1 Nephi 1:4 — LeGrand Baker — “Many Prophets”

1 Nephi 1:4

… and in that same year there came many prophets, prophesying unto the people that they must repent, or the great city Jerusalem must be destroyed.

We know so little about the Israelite religion before the Babylonian captivity. Actually, the Book of Mormon is a much better source of pre-exilic Israelite theology than anything we find in the Bible. The reason is that all the history books in Old Testament were written or edited after the destruction of Jerusalem and end of the Melchizedek Priesthood rites of Solomon’s Temple. After the Babylonian captivity, the five books of Moses were so severely edited that most scholars believe that they were actually written as late as the fourth century B.C.{1}

The Jewish apostasy began before the Babylonian captivity and was the reason Lehi and the other prophets were persecuted. Who Shall Ascend into the Hill of the Lord has a chapter called “Evidences of Ancient Jewish Apostasy.” It helps explain why the prophets in Lehi’s time were in such trouble.{2} By then, there were two competing “priesthood groups.” The prophets such as Elijah, Elisha, and Lehi had the Melchizedek Priesthood. However, for the most part they were disdained by the authors of the Old Testament who told stories about bears eating children and that sort of thing. The competing group was the priests who had control of the Temple and the temple treasury. From the time of King Josiah the priests either dominated, or at least were in cahoots with the apostate kings. After the Babylonian captivity the priests were in almost complete control. One of the authors of Chronicles gives us a hint of the conflict between the priests and the prophets, but there are no real details:

14 Moreover all the chief of the priests, and the people, transgressed very much after all the abominations of the heathen; and polluted the house of the Lord which he had hallowed in Jerusalem.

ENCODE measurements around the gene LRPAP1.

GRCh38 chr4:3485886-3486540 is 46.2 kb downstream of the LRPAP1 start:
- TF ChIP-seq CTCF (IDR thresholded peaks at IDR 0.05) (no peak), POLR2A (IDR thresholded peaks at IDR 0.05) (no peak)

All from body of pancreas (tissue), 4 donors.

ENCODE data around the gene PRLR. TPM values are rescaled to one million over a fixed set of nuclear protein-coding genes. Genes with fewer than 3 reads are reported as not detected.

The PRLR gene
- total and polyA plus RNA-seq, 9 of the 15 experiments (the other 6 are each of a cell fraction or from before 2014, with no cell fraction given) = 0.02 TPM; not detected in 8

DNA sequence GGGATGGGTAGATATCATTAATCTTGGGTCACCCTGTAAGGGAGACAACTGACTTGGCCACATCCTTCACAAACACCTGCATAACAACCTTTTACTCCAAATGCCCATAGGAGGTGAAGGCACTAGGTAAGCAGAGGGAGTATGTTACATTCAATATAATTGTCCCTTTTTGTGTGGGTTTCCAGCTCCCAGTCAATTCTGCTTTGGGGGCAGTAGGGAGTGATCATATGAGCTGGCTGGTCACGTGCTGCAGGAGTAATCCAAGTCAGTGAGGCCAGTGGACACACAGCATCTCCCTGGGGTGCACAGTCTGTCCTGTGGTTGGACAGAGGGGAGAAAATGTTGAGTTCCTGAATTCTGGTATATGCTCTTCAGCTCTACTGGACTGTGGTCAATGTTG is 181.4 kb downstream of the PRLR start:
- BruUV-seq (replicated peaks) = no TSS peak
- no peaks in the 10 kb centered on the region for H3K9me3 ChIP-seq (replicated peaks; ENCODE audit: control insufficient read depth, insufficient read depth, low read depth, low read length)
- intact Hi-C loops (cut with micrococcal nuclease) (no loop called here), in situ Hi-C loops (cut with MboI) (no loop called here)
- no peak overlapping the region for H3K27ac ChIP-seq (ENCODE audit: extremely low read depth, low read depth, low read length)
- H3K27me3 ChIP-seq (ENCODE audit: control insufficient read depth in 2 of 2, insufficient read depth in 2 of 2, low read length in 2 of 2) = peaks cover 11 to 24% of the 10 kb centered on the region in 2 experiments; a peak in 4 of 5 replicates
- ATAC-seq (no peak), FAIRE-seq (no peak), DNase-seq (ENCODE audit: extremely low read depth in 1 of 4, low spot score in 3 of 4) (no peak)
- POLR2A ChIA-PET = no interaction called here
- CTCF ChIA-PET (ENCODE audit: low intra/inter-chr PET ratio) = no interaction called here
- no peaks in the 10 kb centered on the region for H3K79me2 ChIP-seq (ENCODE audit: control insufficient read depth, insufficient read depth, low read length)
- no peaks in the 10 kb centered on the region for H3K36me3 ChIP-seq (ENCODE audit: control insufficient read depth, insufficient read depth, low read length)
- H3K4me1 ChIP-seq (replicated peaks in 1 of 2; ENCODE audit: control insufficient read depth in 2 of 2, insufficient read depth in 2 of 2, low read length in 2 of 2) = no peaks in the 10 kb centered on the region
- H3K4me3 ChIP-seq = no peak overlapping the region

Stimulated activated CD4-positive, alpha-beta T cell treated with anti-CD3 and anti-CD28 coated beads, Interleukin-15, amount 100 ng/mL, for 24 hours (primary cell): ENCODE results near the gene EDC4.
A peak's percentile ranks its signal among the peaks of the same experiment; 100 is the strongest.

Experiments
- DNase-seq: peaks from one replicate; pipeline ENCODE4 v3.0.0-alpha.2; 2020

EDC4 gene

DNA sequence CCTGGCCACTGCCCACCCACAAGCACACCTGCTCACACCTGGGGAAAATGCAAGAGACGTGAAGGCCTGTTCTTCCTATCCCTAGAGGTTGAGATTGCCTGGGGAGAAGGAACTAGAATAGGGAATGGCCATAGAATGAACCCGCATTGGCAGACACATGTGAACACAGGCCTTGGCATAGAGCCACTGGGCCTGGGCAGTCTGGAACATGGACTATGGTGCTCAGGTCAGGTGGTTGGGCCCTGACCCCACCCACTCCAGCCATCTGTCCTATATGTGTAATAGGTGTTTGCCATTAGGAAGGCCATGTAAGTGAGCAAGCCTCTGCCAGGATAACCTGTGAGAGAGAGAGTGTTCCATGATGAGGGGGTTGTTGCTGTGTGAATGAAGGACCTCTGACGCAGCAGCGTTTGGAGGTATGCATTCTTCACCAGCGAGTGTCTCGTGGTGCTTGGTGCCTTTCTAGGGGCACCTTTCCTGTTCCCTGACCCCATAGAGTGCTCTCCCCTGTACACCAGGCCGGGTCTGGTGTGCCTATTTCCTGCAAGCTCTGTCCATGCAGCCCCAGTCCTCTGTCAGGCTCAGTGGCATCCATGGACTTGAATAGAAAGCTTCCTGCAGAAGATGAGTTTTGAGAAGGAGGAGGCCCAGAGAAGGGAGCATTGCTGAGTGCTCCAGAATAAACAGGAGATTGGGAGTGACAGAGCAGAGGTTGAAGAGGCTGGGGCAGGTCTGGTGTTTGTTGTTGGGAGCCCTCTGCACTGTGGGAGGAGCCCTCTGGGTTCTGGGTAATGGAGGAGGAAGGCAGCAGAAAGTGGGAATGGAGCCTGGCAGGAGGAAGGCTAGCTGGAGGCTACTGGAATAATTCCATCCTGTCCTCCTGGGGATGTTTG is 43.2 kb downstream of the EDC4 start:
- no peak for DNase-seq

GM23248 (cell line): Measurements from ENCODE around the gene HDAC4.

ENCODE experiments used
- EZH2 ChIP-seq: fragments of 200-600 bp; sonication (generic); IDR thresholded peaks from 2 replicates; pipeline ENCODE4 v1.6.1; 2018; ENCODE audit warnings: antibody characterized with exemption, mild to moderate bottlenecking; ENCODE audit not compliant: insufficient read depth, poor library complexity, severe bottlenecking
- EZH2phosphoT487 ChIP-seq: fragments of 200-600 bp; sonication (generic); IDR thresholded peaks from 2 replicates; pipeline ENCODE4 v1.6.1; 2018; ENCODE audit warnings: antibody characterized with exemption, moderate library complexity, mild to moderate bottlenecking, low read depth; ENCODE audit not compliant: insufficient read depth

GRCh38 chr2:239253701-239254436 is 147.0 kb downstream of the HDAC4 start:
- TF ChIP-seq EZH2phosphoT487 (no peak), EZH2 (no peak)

15 And the Lord God of their fathers sent to them by his messengers, rising up betimes, and sending; because he had compassion on his people, and on his dwelling place:
16 But they mocked the messengers of God, and despised his words, and misused his prophets, until the wrath of the Lord arose against his people, till there was no remedy (2 Chronicles 36:14-16).


{1} Their editorial policy was apparently to remove evidences of such ideas as the Atonement, priesthood, and temple rites from the text. For an example see the contrast between the accounts of Noah and the ark as recorded in Genesis and in the Book of Moses in Who Shall Ascend into the Hill of the Lord: 2009 edition pages 64-67; 2010 edition pages 59-61.

{2} Two works that discuss the pre-exilic Jewish apostasy are: Margaret Barker, The Great High Priest, The Temple Roots of Christian Liturgy (London and New York, T&T Clark, 2003); and G. W. Ahlstrom, Joel and the Temple Cult of Jerusalem, (Leiden, E. J. Brill, 1971).


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